By FFSC Sigonella
June 20, 2014
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FISHING FLIES FLOWERS GARDENING GOLF GREEN GRASS HAT HIKING HOLIDAYS HOT ICE CREAM
JULY JUNE MOSQUITOES NO SCHOOL PICNIC ROLLER BLADES SANDALS SKATEBOARD SOCCER SOLSTICE SPRINKLERS SUNBURN SUNGLASSES SUNSCREEN SUNSHINE SUNTAN SWEAT SWIMMING U V RAYS WASPS WATER FIGHTS WATERMELON
June 20, 2014
2014 College Graduates recognized
Graduates Zelpha Boyd and Steven Neumann wait to be recognized as the Navy College office held its annual graduation recognition ceremony on Thursday, June 12 at the NAS I Chapel. (Photo by Mass Communication Specialist Seaman Apprentice Luke Askew/ Released))
36 participating graduates from American Military University, Central Texas College, Columbia Southern University, ECPI University, Embry-Riddle Aeronautical University, Trident University International, and University of Maryland University College were honored and recognized in the completion of their recently earned degrees. (Photo provided by Mass Communication Specialist Seaman Apprentice Luke Askew/Released))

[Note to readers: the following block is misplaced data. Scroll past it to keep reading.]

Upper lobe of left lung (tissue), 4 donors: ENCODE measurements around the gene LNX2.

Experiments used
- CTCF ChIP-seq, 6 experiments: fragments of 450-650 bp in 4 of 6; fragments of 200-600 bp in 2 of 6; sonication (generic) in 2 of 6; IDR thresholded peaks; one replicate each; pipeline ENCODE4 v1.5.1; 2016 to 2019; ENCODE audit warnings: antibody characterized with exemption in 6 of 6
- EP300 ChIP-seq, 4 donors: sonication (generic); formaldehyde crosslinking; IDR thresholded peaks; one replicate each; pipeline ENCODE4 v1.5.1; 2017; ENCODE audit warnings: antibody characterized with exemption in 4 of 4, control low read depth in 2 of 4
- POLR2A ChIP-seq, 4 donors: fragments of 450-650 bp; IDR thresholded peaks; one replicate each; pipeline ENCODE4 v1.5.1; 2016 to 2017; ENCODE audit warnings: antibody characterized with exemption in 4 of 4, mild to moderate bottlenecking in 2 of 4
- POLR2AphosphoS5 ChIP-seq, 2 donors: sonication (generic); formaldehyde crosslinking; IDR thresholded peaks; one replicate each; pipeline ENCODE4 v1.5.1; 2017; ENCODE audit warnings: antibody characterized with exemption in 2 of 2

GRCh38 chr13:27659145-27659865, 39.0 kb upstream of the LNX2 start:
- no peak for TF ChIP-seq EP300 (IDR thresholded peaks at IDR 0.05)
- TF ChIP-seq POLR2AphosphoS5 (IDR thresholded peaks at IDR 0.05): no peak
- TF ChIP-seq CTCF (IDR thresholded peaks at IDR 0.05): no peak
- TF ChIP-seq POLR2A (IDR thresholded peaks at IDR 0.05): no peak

By Shannon Peck NAS SIGONELLA, Sicily - The Navy College office held its annual graduation recognition ceremony on June 12, in which 36 participating graduates from a variety of schools including American Military University, Central Texas College, Columbia Southern University, ECPI University, Embry-Riddle Aeronautical University, Trident University International, and University of Maryland University College were honored and recognized in the completion of their recently earned degrees. The ceremony was held at the NAS 1 Chapel and began with graduates proudly marching into the processional as violinist Isidoro Cavallaro and chapel pianist Eleonora Trobia played the traditional graduation song "Pomp and Circumstance". The posting of the colors were then presented by the Sigonella high school NJROTC Color Guard. After the posting of the colors, the audience continued standing as Ms. Thea Burke belted out a beautiful rendition of both the Italian and U.S. National Anthems. Father Rosairo La Delfa followed with the invocation. The audience members were then seated as NAS Sigonella Executive Officer, Cmdr. Charles G. McKinney II gave a welcoming address in which he congratulated the graduates stating that “they were living proof that education is attainable through hard work and dedication.”